October 9, 1967
October 9, 1967
Yesterday morning, when Fred Wright, a handyman, got back to the basement on Avenue B where he sleeps, he found two bodies next to the furnace: that of 18-year-old Linda Rae Fitzpatrick and that of 21-year-old James H. Hutchinson, both of them nude and lying on their stomachs, beaten to death, heads bashed in. The girl, from a wealthy Connecticut family, had been having a go at life with the hippies and unemployed in Manhattan’s East Village for only a few weeks; the boy was known as a cheap source of LSD, marijuana, and barbiturates. People called him “Groovy,” someone who knew the ropes, knew his way around.
Another picture shows a little girl surrounded by dense foliage. Black hair, black dress, a bit preoccupied with her serious task, she is marching a downed US pilot somewhere at the point of a cute little gun. His head is hanging forward as if the tendons in his neck have been torn.
Showers likely today.
Without closing her eyes, Lisbeth Cresspahl could see before them her mother writing the letters Lisbeth received from Jerichow that November 1932. The old woman sitting at the kitchen table where she could stare at the granary wall while she thought, the wall still often painted with yellow and the shadows of swaying branches by the low sun. Long pauses while searching her mind for the week’s stories, head raised to the cool courtyard light, gaze fixed and unseeing. On Sunday, Papenbrock would add frivolous underlining and exclamation marks to all the Bible quotations and invocations to God she had put in. The fights between them had long since withered into teasing, and lately Lisbeth Cresspahl was starting to think that she and Cresspahl weren’t far from the same arrangement.
Every Monday afternoon, whether the sea wind was sweeping wide shirttails of rain through the city streets or not, Louise Papenbrock would walk to the post office with her letter for England, look everyone on the sidewalk straight in the eye, stand in line with the letter there in her hand for all to see, and every time she would ask Knever, the senior postal clerk, to weigh it again and adjust the postage, so the letter scale in Papenbrock’s office became something else they talked about in Jerichow. Her goal was to make sure people knew that she’d married off two daughters—one of them, admittedly, under police observation in Krakow at the moment, but the other prosperous, respected, and even abroad.
The more vaguely she described the news from Krakow, the easier it was to imagine what it might be. Just what you’d suspect from Hilde Papenbrock. She refused to take sides against her husband, Dr. Paepcke, former lawyer and notary, even when he used what his father-in-law had said was absolutely and irrevocably the last loan to lease a brickworks rather than pay back his earlier misappropriations. She let herself be talked into thinking there’d be enough of a profit to take care of their debts, and let him make it up to her for her worries with trips to Berlin, visits to one country estate after another, parties in the Krasemann am See spa hotel. Rumor had it she worshipped the ground her Alexander walked on; the fact was, she didn’t want to rob him of any fun. As a child, when she’d done something wrong, her eyelids would flutter, escaping her conscious control for a few seconds. Now, on a calm wet night, the brickworks had burned down. The Paepckes could prove that they were at the city cinema, but when they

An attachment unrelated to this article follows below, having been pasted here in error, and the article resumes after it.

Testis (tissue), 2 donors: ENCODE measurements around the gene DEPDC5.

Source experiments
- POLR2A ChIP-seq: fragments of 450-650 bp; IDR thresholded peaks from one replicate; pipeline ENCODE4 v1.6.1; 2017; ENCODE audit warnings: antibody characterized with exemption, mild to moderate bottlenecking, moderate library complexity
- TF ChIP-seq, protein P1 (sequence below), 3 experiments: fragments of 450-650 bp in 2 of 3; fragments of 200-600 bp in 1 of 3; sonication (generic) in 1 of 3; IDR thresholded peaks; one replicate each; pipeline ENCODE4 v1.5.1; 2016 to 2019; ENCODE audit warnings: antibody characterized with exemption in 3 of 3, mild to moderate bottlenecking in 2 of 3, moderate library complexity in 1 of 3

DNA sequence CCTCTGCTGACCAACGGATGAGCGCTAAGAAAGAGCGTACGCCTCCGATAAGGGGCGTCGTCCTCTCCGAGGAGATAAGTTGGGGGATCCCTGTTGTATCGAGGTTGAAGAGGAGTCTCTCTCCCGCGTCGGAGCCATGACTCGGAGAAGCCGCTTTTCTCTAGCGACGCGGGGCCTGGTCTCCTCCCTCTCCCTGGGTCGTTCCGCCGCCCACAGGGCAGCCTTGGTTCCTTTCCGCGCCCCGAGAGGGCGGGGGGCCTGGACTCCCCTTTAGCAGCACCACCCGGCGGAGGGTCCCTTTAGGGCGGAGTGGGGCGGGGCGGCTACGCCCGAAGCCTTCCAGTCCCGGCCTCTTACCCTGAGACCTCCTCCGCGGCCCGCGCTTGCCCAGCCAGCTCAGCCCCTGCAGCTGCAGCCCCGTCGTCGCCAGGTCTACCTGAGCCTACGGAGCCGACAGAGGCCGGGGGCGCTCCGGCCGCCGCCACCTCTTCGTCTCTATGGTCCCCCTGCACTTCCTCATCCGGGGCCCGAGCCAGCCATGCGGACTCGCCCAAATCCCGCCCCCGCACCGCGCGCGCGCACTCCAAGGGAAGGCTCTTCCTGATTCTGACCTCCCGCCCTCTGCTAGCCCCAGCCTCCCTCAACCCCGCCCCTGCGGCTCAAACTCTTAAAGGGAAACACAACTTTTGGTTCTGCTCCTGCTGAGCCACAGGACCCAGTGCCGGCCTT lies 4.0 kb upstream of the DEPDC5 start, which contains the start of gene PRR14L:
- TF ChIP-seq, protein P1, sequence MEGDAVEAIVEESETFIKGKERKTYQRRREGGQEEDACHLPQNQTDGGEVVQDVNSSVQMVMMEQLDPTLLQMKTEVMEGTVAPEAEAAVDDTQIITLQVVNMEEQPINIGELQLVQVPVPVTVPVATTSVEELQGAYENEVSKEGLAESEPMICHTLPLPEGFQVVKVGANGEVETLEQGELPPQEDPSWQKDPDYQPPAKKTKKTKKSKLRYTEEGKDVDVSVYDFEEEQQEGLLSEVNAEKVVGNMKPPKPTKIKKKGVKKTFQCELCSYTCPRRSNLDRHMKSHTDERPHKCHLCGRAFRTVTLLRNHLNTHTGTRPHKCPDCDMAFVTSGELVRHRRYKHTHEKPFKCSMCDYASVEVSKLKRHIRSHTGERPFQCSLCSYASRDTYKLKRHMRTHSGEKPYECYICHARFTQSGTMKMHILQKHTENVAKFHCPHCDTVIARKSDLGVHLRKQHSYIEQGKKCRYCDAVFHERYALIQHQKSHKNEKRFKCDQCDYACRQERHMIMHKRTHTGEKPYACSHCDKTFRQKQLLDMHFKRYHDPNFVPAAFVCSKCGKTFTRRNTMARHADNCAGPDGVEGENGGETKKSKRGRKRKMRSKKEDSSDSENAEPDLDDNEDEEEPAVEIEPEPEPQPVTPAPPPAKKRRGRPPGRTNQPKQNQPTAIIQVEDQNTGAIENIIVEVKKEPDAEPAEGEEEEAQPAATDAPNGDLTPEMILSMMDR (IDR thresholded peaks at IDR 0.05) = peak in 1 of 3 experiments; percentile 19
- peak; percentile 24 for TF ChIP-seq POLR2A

drove up to their house around midnight the police were there already, and they refused to come in for a drink, and they were inclined to accuse the gentleman of being there, and of arson, given that their insurance policy had just been increased. Hilde Paepcke was asked whether she knew anything about any Hindenburg lights. Whereupon she’d denied it a bit too quickly and categorically.
It’s not my family, Cresspahl.
It’s our family now, Lisbeth.
Eventually you’ll have to bail them out too.
I will not bail out total stupidity. They put a Hindenburg light on a brick floor. Any child could see how that fire started.
The news about Horst Papenbrock was that the threatened encroachment on his inheritance had made him downright agreeable. Plus he was crestfallen at the Nazis’ poor showing in the Reichstag election of November 6: as he saw it, his group’s destiny was one smooth swift rise. He even seemed conciliatory to the sister who’d given up Germany for England, and in one letter he enclosed a photograph of a girl: a buxom brunette, her youth making her almost attractive if only she wouldn’t keep her face so stiff. Elisabeth Lieplow, from Kröpelin. The picture showed her in a sleeveless white jersey, on its breast the emblem of the Bund Deutscher Mädel, the girls’ Hitler Youth. With swastika. He asked for the picture back, but asked Lisbeth to make sure old Papenbrock didn’t see it, not yet.
And Lisbeth Cresspahl, at the end of a long and detailed letter about the business situation and Richmond Park and cooking recipes, added a short P.S. – In March: she wrote. – Early March. Cresspahl hopes it’s a girl. If I have my way, it’ll be a boy, named Heinrich.
You mean Henry.
Yes, Cresspahl, I mean Henry.
That year, Adolf Hitler finally managed, with the help of an amenable senior official in Brunswick, to become an official citizen of the German Reich.
From Anniversaries. Courtesy of New York Review Books. Copyright by Uwe Johnson. English translation copyright 2018 by Damion Searls.